The first warship to carry the name of the New Jersey capital city famous for a Christmas-time visit from General Washington was a 3,800-ton steam frigate commissioned on 14 February 1877, armed with 11 8-inch guns and a pair of 20-pounders. She would spend her first three years on European Station, ranging from Alexandria, Egypt to Copenhagen, Denmark.
The below images, letterpress reproductions of photographs by Mr. E.H. Hart, 1162 Broadway, New York City, were published by the Photo-Gravure Company of New York, circa 1886, and capture USS Trenton at her peak, highlighting the frigate’s state-of-the-art weaponry.
The photos were taken at the conclusion of Trenton’s three-year West Pac tour cruise, which she completed after a term in ordinary following her return from Europe in 1881.
Reactivated on 18 September 1883, Trenton departed New York in November for duty on the Asiatic Station. Steaming via the Mediterranean, the Suez Canal, Ceylon, and Singapore, she arrived at Hong Kong on 1 May 1884 to begin two years of cruising in the Far East. She visited ports in China, Korea, and Japan, carrying out various diplomatic missions. On occasion, Trenton sent landing parties ashore in China and Korea to protect American nationals and other foreigners during periods of internal unrest. The warship completed this tour of duty in the spring of 1886; departed Yokohama, Japan, on 9 May; retraced her voyage back across the Indian Ocean, through the Suez Canal and the Mediterranean Sea, and across the Atlantic to reach Hampton Roads on 2 September. She entered the Norfolk Navy Yard, Portsmouth, Va., on 9 September and was decommissioned for repairs on the 17th.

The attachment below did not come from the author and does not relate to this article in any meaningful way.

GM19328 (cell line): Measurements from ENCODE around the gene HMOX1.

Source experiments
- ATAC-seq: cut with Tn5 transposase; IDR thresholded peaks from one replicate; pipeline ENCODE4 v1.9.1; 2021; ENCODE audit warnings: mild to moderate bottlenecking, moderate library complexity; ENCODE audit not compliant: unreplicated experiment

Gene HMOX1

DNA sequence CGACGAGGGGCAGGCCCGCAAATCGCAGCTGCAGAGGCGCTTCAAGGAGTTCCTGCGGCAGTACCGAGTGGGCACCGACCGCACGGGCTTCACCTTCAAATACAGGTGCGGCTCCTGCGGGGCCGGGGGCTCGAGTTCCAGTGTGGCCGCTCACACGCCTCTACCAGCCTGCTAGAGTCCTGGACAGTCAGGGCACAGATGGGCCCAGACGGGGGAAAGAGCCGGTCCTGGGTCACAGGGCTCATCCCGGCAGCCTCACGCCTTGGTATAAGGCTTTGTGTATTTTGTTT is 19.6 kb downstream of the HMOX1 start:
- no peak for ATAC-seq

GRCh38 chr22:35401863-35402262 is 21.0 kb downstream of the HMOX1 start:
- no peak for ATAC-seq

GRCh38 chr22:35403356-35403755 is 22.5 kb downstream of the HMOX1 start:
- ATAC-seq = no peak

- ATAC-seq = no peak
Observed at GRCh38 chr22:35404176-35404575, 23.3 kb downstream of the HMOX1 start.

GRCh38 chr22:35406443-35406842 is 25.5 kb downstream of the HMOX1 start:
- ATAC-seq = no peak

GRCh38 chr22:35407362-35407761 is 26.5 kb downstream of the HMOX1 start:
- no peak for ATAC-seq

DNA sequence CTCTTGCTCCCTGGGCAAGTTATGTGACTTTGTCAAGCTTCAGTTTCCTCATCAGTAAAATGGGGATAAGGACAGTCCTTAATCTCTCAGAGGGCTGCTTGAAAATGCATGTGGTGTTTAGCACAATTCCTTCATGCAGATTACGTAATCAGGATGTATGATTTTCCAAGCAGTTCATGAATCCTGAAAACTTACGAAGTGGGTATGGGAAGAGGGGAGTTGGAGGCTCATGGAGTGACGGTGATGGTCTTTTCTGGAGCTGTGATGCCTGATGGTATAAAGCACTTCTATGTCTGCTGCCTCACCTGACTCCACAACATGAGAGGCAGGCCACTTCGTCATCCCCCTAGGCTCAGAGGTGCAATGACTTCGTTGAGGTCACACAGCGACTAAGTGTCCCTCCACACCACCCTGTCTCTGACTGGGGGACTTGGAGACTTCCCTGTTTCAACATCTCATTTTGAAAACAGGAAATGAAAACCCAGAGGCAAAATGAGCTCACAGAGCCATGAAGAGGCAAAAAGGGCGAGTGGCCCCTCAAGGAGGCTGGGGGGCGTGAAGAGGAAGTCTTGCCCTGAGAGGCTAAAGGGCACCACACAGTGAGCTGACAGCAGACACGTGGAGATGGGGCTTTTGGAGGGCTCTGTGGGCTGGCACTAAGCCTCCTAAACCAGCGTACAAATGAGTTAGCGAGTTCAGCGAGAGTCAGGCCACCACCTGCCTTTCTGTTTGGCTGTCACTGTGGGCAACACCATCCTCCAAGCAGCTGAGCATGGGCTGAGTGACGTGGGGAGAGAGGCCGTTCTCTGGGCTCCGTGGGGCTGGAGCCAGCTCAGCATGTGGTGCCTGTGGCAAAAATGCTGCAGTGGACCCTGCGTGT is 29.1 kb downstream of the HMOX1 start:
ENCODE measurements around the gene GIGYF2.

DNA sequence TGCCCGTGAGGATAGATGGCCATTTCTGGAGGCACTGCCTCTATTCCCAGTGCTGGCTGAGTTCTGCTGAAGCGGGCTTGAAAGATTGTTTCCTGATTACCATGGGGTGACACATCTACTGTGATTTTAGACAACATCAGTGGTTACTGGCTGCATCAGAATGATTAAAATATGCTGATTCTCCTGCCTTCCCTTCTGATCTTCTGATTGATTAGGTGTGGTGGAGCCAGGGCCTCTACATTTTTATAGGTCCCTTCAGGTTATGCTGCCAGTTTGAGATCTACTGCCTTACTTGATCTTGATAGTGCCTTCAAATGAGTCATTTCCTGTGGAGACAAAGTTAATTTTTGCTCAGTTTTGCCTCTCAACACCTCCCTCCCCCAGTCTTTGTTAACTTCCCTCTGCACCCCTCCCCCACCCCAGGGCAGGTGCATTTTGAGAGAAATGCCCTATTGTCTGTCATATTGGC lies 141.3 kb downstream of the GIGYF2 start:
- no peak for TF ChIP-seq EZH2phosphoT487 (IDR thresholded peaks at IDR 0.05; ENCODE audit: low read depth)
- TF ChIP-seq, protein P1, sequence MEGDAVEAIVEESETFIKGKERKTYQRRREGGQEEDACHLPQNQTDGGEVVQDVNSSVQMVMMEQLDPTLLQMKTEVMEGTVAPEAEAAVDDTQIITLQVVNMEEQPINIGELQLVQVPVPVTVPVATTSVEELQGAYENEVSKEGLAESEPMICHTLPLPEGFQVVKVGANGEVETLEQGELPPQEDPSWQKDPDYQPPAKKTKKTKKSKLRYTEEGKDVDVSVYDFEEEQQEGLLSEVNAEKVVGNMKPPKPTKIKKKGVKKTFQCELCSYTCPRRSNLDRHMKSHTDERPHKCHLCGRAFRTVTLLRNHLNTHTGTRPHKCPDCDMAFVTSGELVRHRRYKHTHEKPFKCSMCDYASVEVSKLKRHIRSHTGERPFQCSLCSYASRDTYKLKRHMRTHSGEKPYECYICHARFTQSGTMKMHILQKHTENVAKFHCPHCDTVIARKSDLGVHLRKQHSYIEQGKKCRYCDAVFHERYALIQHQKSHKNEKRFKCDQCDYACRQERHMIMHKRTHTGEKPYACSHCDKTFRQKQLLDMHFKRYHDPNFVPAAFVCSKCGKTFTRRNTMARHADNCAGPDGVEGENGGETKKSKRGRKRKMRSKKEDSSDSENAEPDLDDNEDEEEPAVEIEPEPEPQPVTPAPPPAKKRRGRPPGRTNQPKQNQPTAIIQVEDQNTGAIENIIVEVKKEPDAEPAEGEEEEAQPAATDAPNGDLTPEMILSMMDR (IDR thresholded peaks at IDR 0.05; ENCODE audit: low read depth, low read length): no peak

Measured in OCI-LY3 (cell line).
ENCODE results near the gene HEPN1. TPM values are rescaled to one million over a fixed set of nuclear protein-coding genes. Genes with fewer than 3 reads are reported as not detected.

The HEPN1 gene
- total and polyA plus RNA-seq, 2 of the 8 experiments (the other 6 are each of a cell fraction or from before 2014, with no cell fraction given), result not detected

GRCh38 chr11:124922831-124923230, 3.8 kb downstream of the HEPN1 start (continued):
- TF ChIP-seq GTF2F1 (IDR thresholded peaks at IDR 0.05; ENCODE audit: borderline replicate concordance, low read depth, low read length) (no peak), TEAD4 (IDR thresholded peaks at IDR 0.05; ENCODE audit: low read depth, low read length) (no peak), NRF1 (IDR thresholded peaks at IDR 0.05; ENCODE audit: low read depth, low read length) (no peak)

Trenton would again head for the Pacific in May 1887 but only make it as far as Samoa, which the warship reached on 10 March 1889 and joined other units of the Pacific Squadron.
“Six days later, while still at anchor in Apia harbor, Trenton was wrecked by a hurricane. Before abandoning ship, however, her crew assisted in the rescue of Vandalia’s ship’s company. Trenton was declared a total loss, and her name was stricken from the Navy list on 13 April 1891,” notes DANFS.